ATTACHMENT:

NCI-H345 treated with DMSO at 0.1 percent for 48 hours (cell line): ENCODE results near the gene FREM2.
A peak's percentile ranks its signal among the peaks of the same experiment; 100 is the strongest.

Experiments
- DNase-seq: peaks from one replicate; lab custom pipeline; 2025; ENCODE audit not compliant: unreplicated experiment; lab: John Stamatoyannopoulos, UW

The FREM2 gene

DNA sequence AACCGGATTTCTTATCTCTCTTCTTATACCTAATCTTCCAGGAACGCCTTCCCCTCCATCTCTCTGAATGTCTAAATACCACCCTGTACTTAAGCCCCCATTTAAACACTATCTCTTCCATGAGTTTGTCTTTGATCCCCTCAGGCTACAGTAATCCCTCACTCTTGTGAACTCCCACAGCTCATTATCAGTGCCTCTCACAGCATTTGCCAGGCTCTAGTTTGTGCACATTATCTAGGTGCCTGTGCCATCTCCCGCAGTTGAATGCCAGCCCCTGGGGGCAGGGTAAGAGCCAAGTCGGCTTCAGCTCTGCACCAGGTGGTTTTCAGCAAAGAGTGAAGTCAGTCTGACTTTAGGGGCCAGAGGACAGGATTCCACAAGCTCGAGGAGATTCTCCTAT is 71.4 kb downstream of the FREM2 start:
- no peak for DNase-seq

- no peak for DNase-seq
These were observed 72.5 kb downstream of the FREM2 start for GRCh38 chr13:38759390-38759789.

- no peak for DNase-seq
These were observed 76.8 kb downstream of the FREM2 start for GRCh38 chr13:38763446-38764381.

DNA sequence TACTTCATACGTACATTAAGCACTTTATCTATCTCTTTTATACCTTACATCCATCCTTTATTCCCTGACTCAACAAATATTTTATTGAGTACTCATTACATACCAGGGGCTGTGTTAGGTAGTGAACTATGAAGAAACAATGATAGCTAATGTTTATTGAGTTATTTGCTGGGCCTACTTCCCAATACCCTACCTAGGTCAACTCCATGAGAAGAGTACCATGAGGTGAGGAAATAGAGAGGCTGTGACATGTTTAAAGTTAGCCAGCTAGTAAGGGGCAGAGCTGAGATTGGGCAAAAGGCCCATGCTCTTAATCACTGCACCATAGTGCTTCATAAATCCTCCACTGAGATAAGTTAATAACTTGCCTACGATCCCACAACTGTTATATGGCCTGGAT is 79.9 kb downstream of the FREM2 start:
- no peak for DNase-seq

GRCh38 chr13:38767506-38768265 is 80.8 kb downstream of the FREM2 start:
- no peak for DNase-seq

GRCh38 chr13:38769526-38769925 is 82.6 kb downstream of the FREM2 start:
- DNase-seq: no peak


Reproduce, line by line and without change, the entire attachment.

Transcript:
NCI-H345 treated with DMSO at 0.1 percent for 48 hours (cell line): ENCODE results near the gene FREM2.
A peak's percentile ranks its signal among the peaks of the same experiment; 100 is the strongest.

Experiments
- DNase-seq: peaks from one replicate; lab custom pipeline; 2025; ENCODE audit not compliant: unreplicated experiment; lab: John Stamatoyannopoulos, UW

The FREM2 gene

DNA sequence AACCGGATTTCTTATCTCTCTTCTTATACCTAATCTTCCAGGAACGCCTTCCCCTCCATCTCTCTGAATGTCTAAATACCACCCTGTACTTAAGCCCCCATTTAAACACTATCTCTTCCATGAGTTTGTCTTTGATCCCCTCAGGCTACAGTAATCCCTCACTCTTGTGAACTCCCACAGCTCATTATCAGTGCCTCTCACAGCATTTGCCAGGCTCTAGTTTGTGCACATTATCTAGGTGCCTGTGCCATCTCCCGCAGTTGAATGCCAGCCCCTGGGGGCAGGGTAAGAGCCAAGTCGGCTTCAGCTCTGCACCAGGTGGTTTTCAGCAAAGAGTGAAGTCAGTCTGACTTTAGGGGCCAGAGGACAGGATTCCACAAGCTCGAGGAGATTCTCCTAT is 71.4 kb downstream of the FREM2 start:
- no peak for DNase-seq

- no peak for DNase-seq
These were observed 72.5 kb downstream of the FREM2 start for GRCh38 chr13:38759390-38759789.

- no peak for DNase-seq
These were observed 76.8 kb downstream of the FREM2 start for GRCh38 chr13:38763446-38764381.

DNA sequence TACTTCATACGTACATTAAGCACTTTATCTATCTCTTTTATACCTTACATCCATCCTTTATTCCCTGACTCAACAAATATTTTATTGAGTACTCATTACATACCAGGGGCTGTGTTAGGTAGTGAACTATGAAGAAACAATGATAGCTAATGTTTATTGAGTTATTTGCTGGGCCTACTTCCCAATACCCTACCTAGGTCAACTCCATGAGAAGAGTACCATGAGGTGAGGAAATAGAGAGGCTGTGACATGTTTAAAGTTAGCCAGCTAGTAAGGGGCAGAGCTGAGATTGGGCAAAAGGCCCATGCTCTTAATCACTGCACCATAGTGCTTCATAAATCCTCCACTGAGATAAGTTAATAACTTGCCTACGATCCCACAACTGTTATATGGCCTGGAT is 79.9 kb downstream of the FREM2 start:
- no peak for DNase-seq

GRCh38 chr13:38767506-38768265 is 80.8 kb downstream of the FREM2 start:
- no peak for DNase-seq

GRCh38 chr13:38769526-38769925 is 82.6 kb downstream of the FREM2 start:
- DNase-seq: no peak